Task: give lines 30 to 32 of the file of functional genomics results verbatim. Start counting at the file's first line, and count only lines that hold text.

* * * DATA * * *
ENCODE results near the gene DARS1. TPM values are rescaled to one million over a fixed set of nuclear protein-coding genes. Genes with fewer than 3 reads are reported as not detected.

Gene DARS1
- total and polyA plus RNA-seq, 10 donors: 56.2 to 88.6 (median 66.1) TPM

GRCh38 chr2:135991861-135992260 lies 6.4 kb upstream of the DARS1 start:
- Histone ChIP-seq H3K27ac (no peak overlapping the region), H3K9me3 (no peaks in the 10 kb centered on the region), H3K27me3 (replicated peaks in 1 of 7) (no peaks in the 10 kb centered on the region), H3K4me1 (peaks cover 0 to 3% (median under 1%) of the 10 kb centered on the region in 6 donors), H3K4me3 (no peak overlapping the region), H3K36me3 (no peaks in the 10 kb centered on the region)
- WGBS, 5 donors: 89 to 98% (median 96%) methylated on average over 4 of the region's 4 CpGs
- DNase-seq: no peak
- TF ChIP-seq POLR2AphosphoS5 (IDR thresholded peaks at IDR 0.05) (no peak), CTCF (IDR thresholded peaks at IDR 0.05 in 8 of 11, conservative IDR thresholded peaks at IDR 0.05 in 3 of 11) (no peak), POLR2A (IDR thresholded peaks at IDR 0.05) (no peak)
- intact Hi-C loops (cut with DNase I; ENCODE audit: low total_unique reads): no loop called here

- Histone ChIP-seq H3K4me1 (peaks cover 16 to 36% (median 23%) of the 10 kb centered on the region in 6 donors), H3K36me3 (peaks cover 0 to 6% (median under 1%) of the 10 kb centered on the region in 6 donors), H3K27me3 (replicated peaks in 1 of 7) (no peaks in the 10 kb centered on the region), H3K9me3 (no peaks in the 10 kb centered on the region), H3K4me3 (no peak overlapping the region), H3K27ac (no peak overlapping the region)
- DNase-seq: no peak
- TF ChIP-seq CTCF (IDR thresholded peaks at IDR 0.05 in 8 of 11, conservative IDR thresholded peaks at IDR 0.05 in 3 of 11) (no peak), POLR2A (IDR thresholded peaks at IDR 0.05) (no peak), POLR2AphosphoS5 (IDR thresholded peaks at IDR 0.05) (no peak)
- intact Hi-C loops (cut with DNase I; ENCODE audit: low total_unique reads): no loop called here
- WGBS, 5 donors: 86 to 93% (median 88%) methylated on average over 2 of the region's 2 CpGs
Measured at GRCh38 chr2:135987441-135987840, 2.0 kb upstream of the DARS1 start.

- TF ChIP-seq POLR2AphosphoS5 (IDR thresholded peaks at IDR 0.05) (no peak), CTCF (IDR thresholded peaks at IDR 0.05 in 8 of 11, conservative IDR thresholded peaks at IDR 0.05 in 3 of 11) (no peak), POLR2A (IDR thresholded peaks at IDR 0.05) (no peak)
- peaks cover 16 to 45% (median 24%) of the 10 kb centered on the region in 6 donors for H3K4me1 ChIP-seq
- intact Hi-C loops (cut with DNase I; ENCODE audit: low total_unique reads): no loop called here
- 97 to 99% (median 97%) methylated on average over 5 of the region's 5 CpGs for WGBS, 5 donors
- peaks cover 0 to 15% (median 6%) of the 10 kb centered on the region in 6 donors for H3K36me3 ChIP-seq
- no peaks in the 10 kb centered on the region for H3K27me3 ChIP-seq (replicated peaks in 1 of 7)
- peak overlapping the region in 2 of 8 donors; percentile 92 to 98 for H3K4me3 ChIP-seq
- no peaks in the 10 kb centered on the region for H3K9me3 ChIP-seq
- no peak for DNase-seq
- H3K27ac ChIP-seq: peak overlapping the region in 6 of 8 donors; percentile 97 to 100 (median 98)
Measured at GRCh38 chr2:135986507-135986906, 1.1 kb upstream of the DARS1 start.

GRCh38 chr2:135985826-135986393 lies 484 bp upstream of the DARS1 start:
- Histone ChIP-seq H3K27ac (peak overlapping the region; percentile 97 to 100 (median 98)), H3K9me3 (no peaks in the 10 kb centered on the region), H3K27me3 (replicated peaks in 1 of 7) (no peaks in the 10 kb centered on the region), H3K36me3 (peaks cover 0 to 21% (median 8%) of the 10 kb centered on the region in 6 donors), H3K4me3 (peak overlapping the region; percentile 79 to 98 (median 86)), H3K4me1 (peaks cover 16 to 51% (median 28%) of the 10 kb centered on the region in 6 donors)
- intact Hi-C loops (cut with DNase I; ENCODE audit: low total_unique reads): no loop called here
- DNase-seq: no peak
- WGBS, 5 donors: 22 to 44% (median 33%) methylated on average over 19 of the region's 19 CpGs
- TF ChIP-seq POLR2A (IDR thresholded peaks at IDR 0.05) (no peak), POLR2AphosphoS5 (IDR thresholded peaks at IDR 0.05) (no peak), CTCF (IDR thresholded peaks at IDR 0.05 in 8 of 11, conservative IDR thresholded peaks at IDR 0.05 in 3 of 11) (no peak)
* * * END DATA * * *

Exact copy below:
- DNase-seq: no peak
- WGBS, 5 donors: 22 to 44% (median 33%) methylated on average over 19 of the region's 19 CpGs
- TF ChIP-seq POLR2A (IDR thresholded peaks at IDR 0.05) (no peak), POLR2AphosphoS5 (IDR thresholded peaks at IDR 0.05) (no peak), CTCF (IDR thresholded peaks at IDR 0.05 in 8 of 11, conservative IDR thresholded peaks at IDR 0.05 in 3 of 11) (no peak)